The older I get, the more my desire to get rid of things, to pare things down, to streamline the number of my possessions, grows. It’s not like I’m very good at it yet (I still have a lot of stuff, and I’d like to have a couple more motorcycles!), but I do feel a growing need to cut down on the number of items I own, to simplify my life. I’ve gotten pretty good at selling used items on the internet, and it’s always nice to get a bit of money, even if it’s not much, for things that you no longer use, as opposed to letting them sit in a corner of the basement or attic and gather dust.
In the course of this new push to be less materialistic, I’ve also sold a couple of jackets, and recently put an old Woolrich 60/40 jacket on a couple of online sales portals. The 60/40 is a typical “mountain parka” that was popular with hikers and campers before Gore-Tex came along. The jacket’s shell is made of a blend 60/40 Cotton/Nylon material that was originally popularized by Sierra Designs in the early 1970s. The material is a tight weave that does a good job of keeping out rain, snow and wind, and with its big hood, wool lining and abundance of pockets is a very practical piece of kit to have. I bought the jacket back in the early 1990s because I had always wanted one, but it turned out to be one of those things I never wore much, and for some reason I never really warmed up to its deep green color.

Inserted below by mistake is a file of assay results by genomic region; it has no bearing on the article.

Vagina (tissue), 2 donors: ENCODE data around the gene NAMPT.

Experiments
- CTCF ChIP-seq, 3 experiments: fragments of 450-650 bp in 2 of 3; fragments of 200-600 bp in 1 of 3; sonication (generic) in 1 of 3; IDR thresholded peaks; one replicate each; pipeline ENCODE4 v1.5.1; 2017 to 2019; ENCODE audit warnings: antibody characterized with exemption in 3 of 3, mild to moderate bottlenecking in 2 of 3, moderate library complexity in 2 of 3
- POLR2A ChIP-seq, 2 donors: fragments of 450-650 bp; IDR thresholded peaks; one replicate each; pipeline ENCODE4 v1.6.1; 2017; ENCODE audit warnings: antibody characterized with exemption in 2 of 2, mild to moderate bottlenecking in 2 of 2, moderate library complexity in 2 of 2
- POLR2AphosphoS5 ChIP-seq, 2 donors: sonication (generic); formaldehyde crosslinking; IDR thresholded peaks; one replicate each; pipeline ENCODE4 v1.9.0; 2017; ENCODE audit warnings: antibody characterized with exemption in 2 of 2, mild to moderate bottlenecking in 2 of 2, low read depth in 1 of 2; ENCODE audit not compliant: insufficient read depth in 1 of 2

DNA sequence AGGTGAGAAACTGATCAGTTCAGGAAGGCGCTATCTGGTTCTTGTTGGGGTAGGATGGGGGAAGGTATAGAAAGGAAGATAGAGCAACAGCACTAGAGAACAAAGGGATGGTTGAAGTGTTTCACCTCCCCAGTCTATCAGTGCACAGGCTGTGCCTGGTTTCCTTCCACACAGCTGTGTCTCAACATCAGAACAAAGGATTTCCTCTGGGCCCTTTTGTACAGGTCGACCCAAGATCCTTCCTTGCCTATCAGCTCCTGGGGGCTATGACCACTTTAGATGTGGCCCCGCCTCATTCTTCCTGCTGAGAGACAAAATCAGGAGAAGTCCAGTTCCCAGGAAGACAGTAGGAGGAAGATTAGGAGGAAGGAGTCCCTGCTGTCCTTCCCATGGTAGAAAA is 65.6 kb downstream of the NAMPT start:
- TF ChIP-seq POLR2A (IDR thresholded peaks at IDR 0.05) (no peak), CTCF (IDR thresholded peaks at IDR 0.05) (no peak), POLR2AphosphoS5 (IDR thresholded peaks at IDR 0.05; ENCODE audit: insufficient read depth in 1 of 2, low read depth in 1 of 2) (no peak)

After putting the jacket up for sale, however, I came across a photo taken in 1996, the year our daughter Helen was born. She’s sitting on my lap during a trip I made with my folks, and in the photo I have the green jacket on.
The picture brought back a lot of happy memories of a great trip my wife, daughter and I took to western Massachusetts with my parents. It was one of the last trips with my dad, who died the next year of cancer, and my mom and I still talk about how the only way we could get Helen to stop crying while we were driving was to play a tape of Japanese opera songs my father had picked up while on a business trip to Asia. It’s kind of a bizarre image to be riding through the Berkshires while listening to Japanese arias wafting around the car, but it proved to be very soothing, and that tape was on continuous play. It’s funny the things you remember when you see a photo. It made me think about how my father and I had gotten along well the last couple of years before he died, something that was often not the case. And it made me think of how fast time goes by. At any rate, the photo and the memories it evoked made me decide to keep the jacket, and now I find myself wearing it more and more often, and it always puts a smile on my face when I do.